Historical Background for True Freedom

True Freedom Carol Ashby cover
The chains we cannot see can be the hardest ones to break.

Slavery in Roman Times: Hoping for Freedom While Legally Classified as a Thing

In ancient times, slavery was a normal part of virtually all cultures surrounding the Mediterranean Sea. Slave labor was the engine that powered many segments of the Roman economy, and it underpinned the lifestyle of the Roman elite. While the Empire-wide slave population has been estimated at 15% during the early Empire, in Italy and Sicily it was as high as 30%.

Each time Rome’s armies conquered a new area or reconquered a rebellious one, many of its men, women, and children were captured and sold to the slave traders who followed the legions. These men transported the newly enslaved to slave markets throughout the Empire.

By the time the Empire reached its greatest extent under Trajan in AD 117, more than a million people had been taken as slaves. While many Dacians from the region of present-day Romania were already Roman slaves, Trajan’s two wars with Decebalus (AD 101 to 102, 105 to 106), injected as many as 400,000 newly enslaved Dacians into the Roman markets.

A slave was considered property to be treated however the owner wished. The Latin legal term for slaves emphasized their lowly status: res (a thing, an object, property). In the Digest, which compiled centuries of Roman law in AD 533, a slave was called a res mortales (mortal thing), and any injury was treated as damage to the property of the owner and nothing more.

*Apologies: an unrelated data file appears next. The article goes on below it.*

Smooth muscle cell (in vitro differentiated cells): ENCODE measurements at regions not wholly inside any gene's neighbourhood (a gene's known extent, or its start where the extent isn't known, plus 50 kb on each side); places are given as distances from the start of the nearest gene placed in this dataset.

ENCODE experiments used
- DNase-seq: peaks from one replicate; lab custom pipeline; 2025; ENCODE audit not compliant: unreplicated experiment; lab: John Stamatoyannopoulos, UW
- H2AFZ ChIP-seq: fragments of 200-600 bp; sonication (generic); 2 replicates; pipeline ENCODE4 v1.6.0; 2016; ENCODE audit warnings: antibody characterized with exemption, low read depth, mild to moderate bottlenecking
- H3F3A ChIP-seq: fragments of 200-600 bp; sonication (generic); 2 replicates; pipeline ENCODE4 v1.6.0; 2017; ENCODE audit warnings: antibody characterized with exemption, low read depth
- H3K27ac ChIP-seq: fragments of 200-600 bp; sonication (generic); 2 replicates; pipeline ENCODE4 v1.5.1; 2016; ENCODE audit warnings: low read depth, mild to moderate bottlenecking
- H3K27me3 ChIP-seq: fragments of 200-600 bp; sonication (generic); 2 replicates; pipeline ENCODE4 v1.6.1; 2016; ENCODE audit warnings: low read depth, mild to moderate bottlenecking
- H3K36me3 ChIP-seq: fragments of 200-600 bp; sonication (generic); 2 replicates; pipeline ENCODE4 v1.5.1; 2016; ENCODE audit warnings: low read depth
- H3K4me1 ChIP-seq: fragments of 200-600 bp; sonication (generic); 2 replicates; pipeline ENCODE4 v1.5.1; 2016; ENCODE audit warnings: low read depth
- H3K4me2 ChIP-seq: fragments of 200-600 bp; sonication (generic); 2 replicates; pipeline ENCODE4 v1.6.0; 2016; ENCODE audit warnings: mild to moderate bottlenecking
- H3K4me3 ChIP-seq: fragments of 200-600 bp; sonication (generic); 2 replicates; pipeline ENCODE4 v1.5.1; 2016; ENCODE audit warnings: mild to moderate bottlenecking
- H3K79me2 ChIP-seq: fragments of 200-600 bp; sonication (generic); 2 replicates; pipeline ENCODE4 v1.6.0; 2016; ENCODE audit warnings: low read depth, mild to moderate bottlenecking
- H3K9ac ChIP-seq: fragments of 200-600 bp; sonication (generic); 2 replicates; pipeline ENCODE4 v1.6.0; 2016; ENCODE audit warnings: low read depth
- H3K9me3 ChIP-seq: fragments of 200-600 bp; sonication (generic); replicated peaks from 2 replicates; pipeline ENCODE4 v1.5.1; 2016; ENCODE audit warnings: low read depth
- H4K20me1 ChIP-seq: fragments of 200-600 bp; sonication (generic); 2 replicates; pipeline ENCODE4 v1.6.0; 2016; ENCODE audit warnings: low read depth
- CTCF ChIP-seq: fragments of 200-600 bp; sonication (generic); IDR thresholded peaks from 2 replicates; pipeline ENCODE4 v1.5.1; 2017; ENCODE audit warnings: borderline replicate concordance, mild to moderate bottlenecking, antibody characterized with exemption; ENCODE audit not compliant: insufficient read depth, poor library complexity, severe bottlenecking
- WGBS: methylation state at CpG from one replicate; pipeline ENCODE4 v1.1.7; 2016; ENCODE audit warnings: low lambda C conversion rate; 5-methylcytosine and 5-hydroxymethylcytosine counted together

When a person was first enslaved, it was customary for the first owner to rename him or her as part of stripping them of personhood. Names often reflected their place of origin (Dacius for a male slave who came from Dacia). They could be named after plants or animals, after a physical characteristic, or even a number. If a slave was sold, the new owner often changed the name again. Born Diegis in Dacia, the hero in True Freedom was renamed Dacius to reflect where he was born. After he almost dies rescuing his owner’s daughter, Julia recognizes his selfless bravery by renaming him Leander because of his courage as he fought to save her.

Owning many slaves was a way to flaunt a person’s wealth. Although the private home of an average person in Rome might use five to twelve slaves, the elite might have up to 500 slaves in their urban townhouse (domus), even though a fraction of that number could perform the tasks. Many of these slaves had limited duties and ample free time while they waited to serve.

Owners often allowed their urban/household slaves (familia urbana) to go to the public baths, watch chariot races and gladiatorial games, and even run their own small businesses. Masters sometimes became friends with those who served them as stewards, secretaries, and in other duties that allowed frequent personal contact. It was common for some to be freed during the owner’s lifetime or, more likely, in the will of a paterfamilias (legal head/patriarch of a Roman family who owned all the family property).

In contrast, life as a farm slave was one of constant toil. The familia rustica of a large estate might include two or three thousand slaves, and often they were treated worse than the estate’s livestock. A slave or ex-slave overseer (vilicus) made them work them from dawn until dusk, seven days a week. Unless an owner decided to free a fraction of his farm slaves in his will, servitude was usually until death.

The Latin terms for farm equipment demonstrate the farm slave’s subhuman status in Roman society. A farm implement, like a plow, was an instrumentum. The ox pulling the plow was an instrumentum semivocalis. The slave driving the ox was an instrumentum vocalis, a talking tool. Their lodging was an ergastulum (private prison), and on some estates, farm slaves might work and even sleep in chains.